June 3, 2014
Matthew 7:13-14 (in context)
Enter through the narrow gate. For wide is the gate and broad is the road that leads to destruction, and many enter through it. But small is the gate and narrow the road that leads to life, and only a few find it.
CONSIDER THIS. . .
In my brief season as a lawyer, I loved the courtroom drama of a good trial. My favorite part of the trial, though, were the closing arguments. The great trial lawyers possess the unique capacity to take days and even weeks of witnesses, evidence and sworn testimony and distill it all into a few final observations, implications and appeals. The best lawyers know how to touch the noblest aspirations of a human being, making it powerfully clear what is at stake and persuasively compelling as to the verdict that must be returned.
These final sayings in the sermon on the mount are not, as some think, threats or warnings or worse, shame tactics. The one whose most common response is, “Do not be afraid,” would never stoop to such antics. The wisest teacher who ever lived here makes perhaps the truest observation that has ever been made. As he comes to the end of THE SERMON, he moves toward closing arguments with the deftness of the most skillful trial lawyer.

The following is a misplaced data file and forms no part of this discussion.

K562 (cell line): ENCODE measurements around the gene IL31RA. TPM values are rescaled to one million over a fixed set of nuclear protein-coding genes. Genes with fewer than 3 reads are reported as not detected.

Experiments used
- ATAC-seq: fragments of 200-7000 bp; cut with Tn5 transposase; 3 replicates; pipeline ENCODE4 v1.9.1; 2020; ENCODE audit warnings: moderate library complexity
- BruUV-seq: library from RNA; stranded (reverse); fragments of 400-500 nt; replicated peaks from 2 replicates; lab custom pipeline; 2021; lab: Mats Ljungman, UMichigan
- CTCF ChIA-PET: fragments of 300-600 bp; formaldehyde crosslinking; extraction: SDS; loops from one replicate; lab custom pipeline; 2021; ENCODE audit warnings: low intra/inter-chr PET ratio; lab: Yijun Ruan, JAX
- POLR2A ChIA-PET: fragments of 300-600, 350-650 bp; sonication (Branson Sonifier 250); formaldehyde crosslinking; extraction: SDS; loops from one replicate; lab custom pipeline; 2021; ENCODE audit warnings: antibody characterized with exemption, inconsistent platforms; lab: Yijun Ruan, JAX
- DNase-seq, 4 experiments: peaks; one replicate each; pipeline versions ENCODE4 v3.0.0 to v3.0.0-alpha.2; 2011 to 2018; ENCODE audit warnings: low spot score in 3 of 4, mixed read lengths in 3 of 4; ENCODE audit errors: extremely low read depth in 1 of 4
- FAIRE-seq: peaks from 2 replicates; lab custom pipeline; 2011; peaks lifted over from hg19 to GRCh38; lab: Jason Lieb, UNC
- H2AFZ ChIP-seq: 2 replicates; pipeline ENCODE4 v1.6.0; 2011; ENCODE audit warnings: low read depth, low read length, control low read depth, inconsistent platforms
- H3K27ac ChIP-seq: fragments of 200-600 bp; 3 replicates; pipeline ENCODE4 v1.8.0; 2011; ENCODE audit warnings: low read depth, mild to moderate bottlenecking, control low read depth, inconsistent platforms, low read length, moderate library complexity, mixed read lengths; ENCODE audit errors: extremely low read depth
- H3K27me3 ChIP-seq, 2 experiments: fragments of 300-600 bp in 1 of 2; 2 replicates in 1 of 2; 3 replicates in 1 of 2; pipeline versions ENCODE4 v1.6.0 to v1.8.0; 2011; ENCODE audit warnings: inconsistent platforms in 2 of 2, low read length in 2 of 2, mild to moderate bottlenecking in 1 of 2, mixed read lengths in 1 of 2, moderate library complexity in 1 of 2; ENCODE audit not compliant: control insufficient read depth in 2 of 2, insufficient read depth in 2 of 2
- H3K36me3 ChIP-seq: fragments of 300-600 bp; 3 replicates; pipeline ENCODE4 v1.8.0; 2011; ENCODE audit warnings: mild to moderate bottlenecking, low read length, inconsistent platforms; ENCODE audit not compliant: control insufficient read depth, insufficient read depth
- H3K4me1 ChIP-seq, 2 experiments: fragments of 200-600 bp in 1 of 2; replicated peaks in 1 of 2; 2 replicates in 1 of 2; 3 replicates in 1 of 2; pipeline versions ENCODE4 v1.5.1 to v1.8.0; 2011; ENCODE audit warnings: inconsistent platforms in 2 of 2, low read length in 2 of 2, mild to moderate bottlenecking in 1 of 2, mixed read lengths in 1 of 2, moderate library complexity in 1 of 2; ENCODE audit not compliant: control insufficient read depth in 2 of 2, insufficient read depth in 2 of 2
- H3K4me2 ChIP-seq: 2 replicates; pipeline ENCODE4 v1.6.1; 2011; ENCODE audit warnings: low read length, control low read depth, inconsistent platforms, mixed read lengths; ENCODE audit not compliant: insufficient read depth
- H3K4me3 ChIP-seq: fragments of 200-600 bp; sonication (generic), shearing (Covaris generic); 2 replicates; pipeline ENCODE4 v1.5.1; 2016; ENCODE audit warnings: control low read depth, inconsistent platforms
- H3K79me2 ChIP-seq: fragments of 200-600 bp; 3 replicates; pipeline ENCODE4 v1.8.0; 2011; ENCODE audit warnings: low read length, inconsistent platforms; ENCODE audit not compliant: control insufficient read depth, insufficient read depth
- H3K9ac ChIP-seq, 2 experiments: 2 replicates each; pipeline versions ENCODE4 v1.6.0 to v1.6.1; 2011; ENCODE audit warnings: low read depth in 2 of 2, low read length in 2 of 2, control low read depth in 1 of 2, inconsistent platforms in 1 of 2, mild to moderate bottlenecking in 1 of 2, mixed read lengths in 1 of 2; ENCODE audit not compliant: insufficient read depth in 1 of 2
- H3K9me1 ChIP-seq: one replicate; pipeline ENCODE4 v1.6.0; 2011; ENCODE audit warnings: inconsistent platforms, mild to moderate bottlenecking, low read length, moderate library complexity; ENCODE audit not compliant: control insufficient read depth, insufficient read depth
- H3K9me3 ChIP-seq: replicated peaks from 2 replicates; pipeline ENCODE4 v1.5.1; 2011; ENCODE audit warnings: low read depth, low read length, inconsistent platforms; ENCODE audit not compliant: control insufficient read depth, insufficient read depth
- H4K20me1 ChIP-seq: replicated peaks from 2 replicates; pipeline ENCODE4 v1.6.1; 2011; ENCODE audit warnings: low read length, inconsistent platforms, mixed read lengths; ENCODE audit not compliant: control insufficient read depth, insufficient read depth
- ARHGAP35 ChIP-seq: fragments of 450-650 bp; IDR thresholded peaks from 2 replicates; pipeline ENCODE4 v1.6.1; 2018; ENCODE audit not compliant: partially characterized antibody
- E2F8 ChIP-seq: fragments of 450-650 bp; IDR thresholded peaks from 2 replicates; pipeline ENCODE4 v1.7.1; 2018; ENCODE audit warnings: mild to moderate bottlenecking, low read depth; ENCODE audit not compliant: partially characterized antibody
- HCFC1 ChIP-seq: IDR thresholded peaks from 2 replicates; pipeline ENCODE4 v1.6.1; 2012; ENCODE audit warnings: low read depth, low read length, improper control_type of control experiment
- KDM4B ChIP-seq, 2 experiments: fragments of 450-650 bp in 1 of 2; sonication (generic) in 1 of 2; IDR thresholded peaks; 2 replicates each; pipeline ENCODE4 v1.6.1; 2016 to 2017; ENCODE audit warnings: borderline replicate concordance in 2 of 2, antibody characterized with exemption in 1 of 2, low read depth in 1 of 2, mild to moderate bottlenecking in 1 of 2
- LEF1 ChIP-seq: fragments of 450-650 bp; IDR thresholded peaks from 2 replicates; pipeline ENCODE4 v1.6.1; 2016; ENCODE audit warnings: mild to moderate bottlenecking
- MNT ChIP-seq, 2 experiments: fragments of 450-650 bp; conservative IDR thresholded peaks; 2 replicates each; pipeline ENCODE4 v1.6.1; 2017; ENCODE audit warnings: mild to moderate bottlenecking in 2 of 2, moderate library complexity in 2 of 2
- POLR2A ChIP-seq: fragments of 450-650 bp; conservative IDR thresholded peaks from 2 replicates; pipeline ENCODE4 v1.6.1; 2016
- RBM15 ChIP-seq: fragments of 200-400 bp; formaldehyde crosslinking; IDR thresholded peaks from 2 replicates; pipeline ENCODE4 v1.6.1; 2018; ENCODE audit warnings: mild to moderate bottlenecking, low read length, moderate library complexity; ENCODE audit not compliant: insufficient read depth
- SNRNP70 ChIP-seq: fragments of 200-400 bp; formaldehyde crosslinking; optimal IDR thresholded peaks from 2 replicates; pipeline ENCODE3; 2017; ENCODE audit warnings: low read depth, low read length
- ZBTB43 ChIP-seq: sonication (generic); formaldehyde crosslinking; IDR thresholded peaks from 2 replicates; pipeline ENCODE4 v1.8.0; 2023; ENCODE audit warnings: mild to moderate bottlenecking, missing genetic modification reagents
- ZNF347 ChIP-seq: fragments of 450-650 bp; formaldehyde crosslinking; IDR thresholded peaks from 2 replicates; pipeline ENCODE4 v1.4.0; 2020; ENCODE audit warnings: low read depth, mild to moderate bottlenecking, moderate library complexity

The “narrow” way, (an unfortunate term for the modern hearer), is actually the visionary life he has just articulated for us in THE SERMON. That is why THE SERMON is so essential. I like the way Wesley summarizes it:
For, “narrow is the way that leadeth unto life,” the way of universal holiness. Narrow indeed is the way of poverty of spirit; the way of holy mourning; the way of meekness; and that of hungering and thirsting after righteousness. Narrow is the way of mercifulness; of love unfeigned; the way of purity of heart; of doing good unto all men; and of gladly suffering evil, all manner of evil, for righteousness’ sake. p.226.
THE SERMON contains the original design for human beings. THE SERMON is the way to the “good life.” To live according to The Designer’s design is to find life. To rebel against this design is to find misery. It’s really that simple. There are only two choices.
Everyone clamors to find a “middle” way these days. I’m afraid that’s just another way of defining the broad path. As the Proverbial teacher of wisdom says, “There is a way that seems right to a man but in the end it leads to death.”
Has the jury reached a verdict?
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